What Happens to Debt When You Dissolve an LLC?

By Anna Assad

The formal dissolution of a limited liability company is the end of business operations. Dissolution can be voluntary, like by a passing member vote, or involuntary, by judicial order. The LLC must address its outstanding debt at the time of the filing of dissolution papers with the state department, or as soon as possible after a court order is issued.


Dissolution is the formal end of the business entity, whether voluntary or involuntary. All outstanding debts become due in full and the members are obligated by law to end the financial affairs of the company. The LLC gives up or loses its authority to conduct business legally once dissolved, but the company's debts do not end with the close of the business.


Voluntary dissolution allows the LLC to pay debts using a plan or arrangement devised by the remaining members. The members either pay off debts in full or contact creditors to make a repayment schedule. Involuntary dissolution can lead to the court appointing a trustee to sell or dispose of the LLC's assets; the trustee uses the proceeds to settle the company's debts.

Ready to start your LLC? Start an LLC Online Now


Some states do not allow an LLC to file state dissolution papers until outstanding debts have been paid or satisfactory payment arrangements have be made. Business taxes owed to the state may have to be made in full prior to dissolution unless the LLC receives permission to dissolve from the state revenue authority. The LLC may have to list one or more members on the dissolution papers who are assuming the LLC's liability to creditors once the company ceases to exist.


A creditor with a money judgment against the LLC may be able to use the enforcement methods available to seize LLC assets towards payment of the judgment. Although LLC members have personal asset protection against the company's debt while the LLC is in business, dissolution can leave one or more members open to personal lawsuits brought by LLC creditors, depending on state laws.

Ready to start your LLC? Start an LLC Online Now
What Forms Are Needed to Dissolve an LLC?


Related articles

How to Stop My LLC

The limited liability company is a popular business form because it offers owners the limited liability of a corporation without the burden of many of the formalities that corporations must adhere to. If you close an LLC, however, you must follow certain procedures mandated by state law.

How to Dissolve an LLC in Nevada

A limited liability company, or LLC, is an independent legal entity that will continue to exist, regardless of the status of its owners, unless officially dissolved. In Nevada, the managers of an LLC can file articles of dissolution with the state by visiting the Secretary of State's website. The website contains all of the information needed to prepare a filing that complies with the dissolution provision of the Nevada Limited Liability Company Act. The LLC is considered officially dissolved once the articles of dissolution are accepted by the state.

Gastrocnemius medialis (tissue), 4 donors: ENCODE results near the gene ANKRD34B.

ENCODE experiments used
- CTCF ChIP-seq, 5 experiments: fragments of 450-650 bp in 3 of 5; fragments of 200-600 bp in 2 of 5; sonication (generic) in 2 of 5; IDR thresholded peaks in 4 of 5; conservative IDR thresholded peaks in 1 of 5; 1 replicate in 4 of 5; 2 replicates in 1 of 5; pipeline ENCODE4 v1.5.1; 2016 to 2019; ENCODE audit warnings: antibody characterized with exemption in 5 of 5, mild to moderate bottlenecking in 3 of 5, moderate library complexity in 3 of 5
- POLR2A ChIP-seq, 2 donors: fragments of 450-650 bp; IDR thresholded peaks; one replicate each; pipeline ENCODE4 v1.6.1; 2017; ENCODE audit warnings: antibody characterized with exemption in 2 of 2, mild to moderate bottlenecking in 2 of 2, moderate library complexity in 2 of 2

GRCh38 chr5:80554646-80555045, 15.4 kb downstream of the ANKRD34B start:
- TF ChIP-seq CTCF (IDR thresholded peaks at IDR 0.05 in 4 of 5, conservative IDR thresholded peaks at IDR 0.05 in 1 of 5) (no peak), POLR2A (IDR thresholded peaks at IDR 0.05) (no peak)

Can I Use a Bank Account After Dissolving an LLC?

Using your limited liability company's bank account after dissolution is essential to wind up the affairs of the LLC, but you cannot use it to enter into new business. An LLC is an independent business entity formed under state law, which also controls how an LLC comes into existence and how it goes out of business. By following the correct steps for dissolution, you will ensure that you have satisfied all the debts and obligations of the company.

LLCs, Corporations, Patents, Attorney Help

Related articles

Maryland's LLC Dissolution Law

By properly dissolving your limited liability company, you can ensure that creditors and state agencies are notified ...

How to Close an LLC

A limited liability company is legally considered a registered citizen of the state where it filed articles of ...

Why Dissolve a Limited Liability Company

A limited liability company’s dissolution is the process of permanently winding up the affairs of the LLC. Once ...

How to Dismantle an LLC

A limited liability company, or LLC, is a business designation that allows its owners, known as members, to maintain ...

Browse by category
Ready to Begin? GET STARTED